Veneering question

I'm about to embark on my first large veneering project (queen-size headboard). My previous efforts at veneering have used hot hide glue and a veneer hammer, with good results -- but I don't think that's going to work very well for something this large. I'm moving into uncharted territory here. Uncharted for me, anyway... hopefully not for some of you.
I know that I need to veneer both sides of each panel for stability -- my first question is whether the veneers on the opposite sides of the panels need to be close to the same *thickness*. The veneer I've selected for the show side is 1/40" walnut burl. I have on hand an ample supply of 1/16" poplar veneer. Will that be suitable for the back face, or do I need something closer to the thickness of the show veneer? The panel will be 3/4" MDF, and I'm planning to use urea-formaldehyde glue (Weldwood Plastic Resin Glue).
Second question: does the burl veneer need a backing veneer, or can I glue it directly to the MDF panel?
Third question: I'll be doing this in a vacuum press. Should I veneer both sides at once, or one at a time? If one at a time, which side should go first?
Thanks to all for any help you can give me.
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Both sides don't have to be the same thickness.
Do the back side first. If there are any errors, glitches, problems, etc., you will identify and correct them before working on the face side.
Do a test run with a small piece of your walnut on some scrap. Check to ma ke sure the glue doesn't penetrate through the veneer, to the surface. Re duce the amount of glue you apply, if it does penetrate to the surface. Si nce you've done this before, I would think you won't have a penetration iss ue, but it's always good to do a test run.
*If all goes bad, you can always upholster the headboard. LOL.
Sonny
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"Doug Miller" wrote in message
I'm about to embark on my first large veneering project (queen-size headboard). My previous efforts at veneering have used hot hide glue and a veneer hammer, with good results -- but I don't think that's going to work very well for something this large. I'm moving into uncharted territory here. Uncharted for me, anyway... hopefully not for some of you.
I know that I need to veneer both sides of each panel for stability -- my first question is whether the veneers on the opposite sides of the panels need to be close to the same *thickness*. The veneer I've selected for the show side is 1/40" walnut burl. I have on hand an ample supply of 1/16" poplar veneer. Will that be suitable for the back face, or do I need something closer to the thickness of the show veneer? The panel will be 3/4" MDF, and I'm planning to use urea-formaldehyde glue (Weldwood Plastic Resin Glue).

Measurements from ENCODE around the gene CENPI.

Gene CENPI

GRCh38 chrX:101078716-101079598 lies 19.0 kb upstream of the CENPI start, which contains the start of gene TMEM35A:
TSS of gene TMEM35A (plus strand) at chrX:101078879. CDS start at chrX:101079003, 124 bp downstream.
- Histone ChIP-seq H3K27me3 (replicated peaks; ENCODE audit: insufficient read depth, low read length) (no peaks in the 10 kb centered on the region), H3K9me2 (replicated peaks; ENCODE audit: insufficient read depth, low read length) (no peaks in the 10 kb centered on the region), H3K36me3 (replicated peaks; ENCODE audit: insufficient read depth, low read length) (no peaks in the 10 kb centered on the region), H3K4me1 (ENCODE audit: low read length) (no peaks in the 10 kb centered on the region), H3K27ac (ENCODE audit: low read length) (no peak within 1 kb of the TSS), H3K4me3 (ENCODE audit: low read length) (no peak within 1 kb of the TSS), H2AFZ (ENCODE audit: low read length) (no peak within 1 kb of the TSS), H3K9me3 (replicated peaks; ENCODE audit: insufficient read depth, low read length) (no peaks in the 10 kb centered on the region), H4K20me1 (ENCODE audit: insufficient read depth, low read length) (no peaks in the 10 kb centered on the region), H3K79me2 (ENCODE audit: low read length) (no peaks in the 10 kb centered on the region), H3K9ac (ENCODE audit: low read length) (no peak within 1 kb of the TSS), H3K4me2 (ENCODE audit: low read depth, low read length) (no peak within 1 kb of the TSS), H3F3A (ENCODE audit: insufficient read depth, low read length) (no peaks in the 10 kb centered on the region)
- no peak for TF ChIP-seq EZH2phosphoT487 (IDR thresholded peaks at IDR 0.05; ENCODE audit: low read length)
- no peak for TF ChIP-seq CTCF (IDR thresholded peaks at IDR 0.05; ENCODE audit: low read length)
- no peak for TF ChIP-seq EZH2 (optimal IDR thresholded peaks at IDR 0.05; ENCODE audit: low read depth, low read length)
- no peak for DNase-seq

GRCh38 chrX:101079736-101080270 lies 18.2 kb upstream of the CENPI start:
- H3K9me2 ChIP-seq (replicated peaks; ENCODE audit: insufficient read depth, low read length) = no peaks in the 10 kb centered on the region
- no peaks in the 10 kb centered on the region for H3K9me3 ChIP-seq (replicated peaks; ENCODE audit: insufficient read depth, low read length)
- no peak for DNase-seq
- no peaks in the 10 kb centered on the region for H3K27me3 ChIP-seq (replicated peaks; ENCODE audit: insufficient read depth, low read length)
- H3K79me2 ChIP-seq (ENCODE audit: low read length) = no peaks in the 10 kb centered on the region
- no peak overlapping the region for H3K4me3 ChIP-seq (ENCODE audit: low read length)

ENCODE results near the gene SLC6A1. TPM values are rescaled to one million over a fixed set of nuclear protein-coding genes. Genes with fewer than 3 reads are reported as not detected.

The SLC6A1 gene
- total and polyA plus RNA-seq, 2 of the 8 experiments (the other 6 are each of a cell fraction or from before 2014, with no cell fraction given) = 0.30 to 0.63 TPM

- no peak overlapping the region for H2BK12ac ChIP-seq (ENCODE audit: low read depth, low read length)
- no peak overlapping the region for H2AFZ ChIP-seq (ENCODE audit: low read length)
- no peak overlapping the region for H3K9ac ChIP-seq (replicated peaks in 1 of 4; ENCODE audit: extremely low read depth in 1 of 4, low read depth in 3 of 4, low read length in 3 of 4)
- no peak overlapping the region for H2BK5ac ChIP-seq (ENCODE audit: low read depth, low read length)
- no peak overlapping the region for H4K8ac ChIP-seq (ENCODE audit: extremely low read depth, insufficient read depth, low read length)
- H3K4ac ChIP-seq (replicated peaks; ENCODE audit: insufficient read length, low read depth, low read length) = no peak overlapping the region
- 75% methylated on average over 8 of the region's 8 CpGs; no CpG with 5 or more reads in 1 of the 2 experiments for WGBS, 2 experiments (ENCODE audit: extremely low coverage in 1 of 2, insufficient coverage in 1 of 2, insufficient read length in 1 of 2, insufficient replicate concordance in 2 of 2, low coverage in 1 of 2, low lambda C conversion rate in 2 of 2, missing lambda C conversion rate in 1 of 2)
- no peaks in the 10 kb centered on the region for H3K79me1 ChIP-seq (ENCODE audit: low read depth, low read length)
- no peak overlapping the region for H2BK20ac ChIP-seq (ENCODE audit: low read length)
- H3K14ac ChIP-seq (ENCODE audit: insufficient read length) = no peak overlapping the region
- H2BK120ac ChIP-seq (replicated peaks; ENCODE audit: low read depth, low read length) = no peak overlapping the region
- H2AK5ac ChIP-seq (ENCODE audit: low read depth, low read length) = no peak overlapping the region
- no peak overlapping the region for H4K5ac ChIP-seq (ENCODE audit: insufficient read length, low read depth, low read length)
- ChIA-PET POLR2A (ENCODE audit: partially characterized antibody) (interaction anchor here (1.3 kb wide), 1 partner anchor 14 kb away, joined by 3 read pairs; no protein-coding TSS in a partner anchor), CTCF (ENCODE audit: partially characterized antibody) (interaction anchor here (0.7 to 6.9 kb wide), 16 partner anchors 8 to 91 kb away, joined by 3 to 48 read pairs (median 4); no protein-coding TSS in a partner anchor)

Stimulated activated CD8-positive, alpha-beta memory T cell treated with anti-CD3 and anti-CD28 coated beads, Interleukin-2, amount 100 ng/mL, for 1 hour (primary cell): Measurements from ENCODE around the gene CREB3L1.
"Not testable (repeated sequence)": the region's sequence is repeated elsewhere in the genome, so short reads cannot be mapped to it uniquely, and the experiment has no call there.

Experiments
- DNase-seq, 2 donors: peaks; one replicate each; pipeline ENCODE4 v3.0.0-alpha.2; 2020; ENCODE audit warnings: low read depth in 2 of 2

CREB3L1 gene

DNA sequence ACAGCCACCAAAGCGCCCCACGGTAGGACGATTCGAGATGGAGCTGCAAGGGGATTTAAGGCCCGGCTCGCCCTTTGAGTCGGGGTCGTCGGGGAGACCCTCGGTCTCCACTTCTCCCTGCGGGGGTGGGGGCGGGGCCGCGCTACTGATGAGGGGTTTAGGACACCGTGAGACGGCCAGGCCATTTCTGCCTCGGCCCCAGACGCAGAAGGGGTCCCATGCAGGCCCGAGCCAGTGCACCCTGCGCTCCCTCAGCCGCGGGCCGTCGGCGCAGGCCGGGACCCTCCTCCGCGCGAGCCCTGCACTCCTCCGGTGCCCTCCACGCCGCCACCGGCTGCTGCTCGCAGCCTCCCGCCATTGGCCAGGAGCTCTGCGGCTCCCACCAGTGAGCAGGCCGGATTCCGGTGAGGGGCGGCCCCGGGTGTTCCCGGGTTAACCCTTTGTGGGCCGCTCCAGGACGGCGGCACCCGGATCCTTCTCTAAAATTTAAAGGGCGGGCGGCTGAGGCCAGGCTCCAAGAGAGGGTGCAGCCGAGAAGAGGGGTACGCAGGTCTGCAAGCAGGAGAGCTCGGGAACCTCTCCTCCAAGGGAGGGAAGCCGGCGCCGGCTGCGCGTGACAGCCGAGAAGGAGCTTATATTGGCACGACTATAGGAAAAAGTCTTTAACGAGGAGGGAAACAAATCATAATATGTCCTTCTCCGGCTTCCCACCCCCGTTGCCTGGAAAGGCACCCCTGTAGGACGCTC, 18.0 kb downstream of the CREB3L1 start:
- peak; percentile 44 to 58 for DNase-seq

Second question: does the burl veneer need a backing veneer, or can I glue it directly to the MDF panel?
Third question: I'll be doing this in a vacuum press. Should I veneer both sides at once, or one at a time? If one at a time, which side should go first?
Thanks to all for any help you can give me.
I have always used contact glue with know problems. WW
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On 3/19/2013 9:28 AM, Doug Miller wrote:

I took a a veneer class a few years ago.
What took place,
1. There was no mention or attention paid to the thickness of the veneer on either side. You are basically adding another vapor barrier, the glue surface, with a veneer on top when adding the backing.
2. We used no backing, some veneers come with a backing for easier adhesion, sticky surface, some do not. The only time any thing was added was when taping seams together. This was done on the show side and sanded off after glue up. If you tape on the glue side the tape could telegraph through.
3. We veneered both aides at once, and used MDF on both outer surfaces to clamp against. We put waxed paper between the outer MDF and the veneer in case any glue squeezed through the veneer.
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On 3/19/2013 10:28 AM, Doug Miller wrote:

I don't know if you saw it, but Tommy Mac ("Rough Cut") had a nice show on veneering a few weeks ago. He used a backing veneer. I would think it particularly makes sense for the thinner stuff: 1) You would avoid tearing it and 2) It would improve the speed as which you could apply it to the MDF.
I dont' think there are any issues with veneering both sides of a piece of MDF (like there would be with solid wood).
Of course, I've never done any veneering and for all *I* know about it, wood grows on trees! :)
Bill
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On 3/19/2013 12:50 PM, Bill wrote:

Yep, there is most certainly is ... _always_ veneer both sides of the substrate.
Take your cue from the plywood manufacturers ... _always_ an odd number of layers/cores, centered around the middle core.
<MDF is more dimensionally stable than most woods, but it is still subject to the same forces when maintaining EMC (equilibrium moisture content) as wood products, albeit of a smaller magnitude>.
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"Swingman" wrote:

------------------------------------------ One exception comes to mind.
1/2" or is it 12 mm, CDX ply which is available in both 3 and 4 ply.
Lew
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